Legislative Committee assembles to discuss anti-HST petition

Posted: September 8th, 2010, by Susan Paterson

Read the CBC article here

The Select Standing Committee on Legislative Initiatives is composed of the following MLAs:

Terry Lake (convener), Liberal, Kamloops-North Thompson

Eric Foster, Liberal, Vernon-Monashee

Dave S. Hayer, Liberal, Surrey-Tynehead

Richard T. Lee, Liberal, Burnaby North

Pat Pimm, Liberal, Peace River North

John Slater, Liberal, Boundary-Similkameen

Katrine Conroy, NDP, Kootenay West

Mike Farnworth, NDP, Port Coquitlam

Rob Fleming, NDP, Victoria-Swan Lake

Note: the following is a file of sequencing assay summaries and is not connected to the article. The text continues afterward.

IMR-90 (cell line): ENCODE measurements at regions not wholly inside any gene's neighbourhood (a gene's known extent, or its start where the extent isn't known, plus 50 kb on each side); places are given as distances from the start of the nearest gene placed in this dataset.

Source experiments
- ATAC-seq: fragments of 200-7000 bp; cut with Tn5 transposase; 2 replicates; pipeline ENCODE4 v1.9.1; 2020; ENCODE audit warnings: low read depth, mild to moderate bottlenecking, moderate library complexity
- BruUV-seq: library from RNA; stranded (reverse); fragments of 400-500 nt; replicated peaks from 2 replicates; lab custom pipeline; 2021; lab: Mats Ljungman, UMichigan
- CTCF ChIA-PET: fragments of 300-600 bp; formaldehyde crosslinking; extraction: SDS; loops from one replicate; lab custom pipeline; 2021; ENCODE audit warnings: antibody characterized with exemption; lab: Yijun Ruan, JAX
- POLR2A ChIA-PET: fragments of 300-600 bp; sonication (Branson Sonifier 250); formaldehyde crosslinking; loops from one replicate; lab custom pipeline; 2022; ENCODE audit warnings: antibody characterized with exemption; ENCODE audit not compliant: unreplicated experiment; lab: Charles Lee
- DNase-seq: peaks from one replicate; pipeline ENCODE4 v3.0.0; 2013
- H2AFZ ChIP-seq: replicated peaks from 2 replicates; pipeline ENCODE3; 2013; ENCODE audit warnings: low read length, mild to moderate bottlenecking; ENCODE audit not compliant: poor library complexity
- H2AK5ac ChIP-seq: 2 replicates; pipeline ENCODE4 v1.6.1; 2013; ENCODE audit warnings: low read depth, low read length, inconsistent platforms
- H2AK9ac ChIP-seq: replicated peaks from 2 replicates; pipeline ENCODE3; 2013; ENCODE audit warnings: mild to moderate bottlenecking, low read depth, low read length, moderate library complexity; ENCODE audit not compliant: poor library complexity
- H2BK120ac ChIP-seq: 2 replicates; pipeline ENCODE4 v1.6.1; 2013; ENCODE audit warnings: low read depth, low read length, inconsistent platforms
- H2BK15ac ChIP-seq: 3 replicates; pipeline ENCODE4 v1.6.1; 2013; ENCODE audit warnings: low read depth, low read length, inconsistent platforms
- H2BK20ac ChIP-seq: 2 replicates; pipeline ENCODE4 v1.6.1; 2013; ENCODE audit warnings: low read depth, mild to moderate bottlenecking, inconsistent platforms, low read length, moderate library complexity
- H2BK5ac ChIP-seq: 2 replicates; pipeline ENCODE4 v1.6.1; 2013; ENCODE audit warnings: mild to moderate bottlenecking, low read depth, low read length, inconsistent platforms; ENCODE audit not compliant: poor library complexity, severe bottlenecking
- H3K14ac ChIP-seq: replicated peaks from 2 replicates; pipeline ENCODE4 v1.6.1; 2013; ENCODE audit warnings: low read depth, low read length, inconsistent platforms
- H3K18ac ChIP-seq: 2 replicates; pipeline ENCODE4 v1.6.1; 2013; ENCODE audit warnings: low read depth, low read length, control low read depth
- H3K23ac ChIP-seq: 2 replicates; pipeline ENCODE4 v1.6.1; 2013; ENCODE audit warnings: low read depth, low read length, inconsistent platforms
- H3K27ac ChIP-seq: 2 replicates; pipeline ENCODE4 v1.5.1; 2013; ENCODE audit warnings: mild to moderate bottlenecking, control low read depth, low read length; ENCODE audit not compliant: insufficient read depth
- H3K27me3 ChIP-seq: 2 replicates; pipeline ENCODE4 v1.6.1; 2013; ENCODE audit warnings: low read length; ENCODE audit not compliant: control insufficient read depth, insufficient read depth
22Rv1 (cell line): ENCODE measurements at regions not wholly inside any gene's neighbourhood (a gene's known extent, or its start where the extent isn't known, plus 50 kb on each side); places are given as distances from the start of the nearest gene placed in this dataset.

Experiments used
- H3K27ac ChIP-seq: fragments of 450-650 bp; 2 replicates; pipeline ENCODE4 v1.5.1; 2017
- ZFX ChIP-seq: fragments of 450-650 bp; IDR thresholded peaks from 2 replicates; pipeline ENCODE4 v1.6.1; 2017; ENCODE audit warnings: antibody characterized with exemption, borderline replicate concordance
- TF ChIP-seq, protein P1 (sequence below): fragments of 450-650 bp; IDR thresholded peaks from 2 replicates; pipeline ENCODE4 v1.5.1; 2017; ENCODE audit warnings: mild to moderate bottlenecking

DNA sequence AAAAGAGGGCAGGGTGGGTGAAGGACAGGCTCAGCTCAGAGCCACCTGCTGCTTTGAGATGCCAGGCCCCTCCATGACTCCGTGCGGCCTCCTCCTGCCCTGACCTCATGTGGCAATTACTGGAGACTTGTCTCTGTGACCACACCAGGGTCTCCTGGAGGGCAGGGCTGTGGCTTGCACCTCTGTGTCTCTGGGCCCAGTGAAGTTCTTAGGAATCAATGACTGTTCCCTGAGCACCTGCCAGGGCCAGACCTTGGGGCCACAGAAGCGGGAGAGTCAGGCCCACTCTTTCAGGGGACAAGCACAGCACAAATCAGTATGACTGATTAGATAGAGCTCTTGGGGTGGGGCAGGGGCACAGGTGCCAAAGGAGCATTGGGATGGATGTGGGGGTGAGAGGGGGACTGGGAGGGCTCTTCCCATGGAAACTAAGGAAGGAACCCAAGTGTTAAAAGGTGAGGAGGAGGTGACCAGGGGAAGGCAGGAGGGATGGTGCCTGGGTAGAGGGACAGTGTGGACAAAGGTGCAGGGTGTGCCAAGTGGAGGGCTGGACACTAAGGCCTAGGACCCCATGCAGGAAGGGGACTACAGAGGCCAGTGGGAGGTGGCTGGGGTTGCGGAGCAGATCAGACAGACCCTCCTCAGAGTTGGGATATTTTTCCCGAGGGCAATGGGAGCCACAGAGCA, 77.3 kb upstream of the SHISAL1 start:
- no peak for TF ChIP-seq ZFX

Jenny Kwan, NDP, Vancouver-Mount Pleasant

The proceedings of the Select Standing Committee on Legislative Initiatives will be streamed live to the Internet.
At 12:45 PM today, a link will appear on this page to the Webcast of the proceedings:

In addition, the archive Webcast and transcript of the proceedings will be linked on this page:

Tons of free research from IGOs

Posted: July 26th, 2010, by Shawnna Parlongo

We often publicize a particular database or new publication from an intergovernmental organization and so it seems fitting to highlight just how generous many of these organizations are in terms of providing their publications/statistics/working papers for free to all comers.  Not only do they offer  high quality, scholarly work but you might also be surprised by the breadth of their interests.  Here are some prime examples: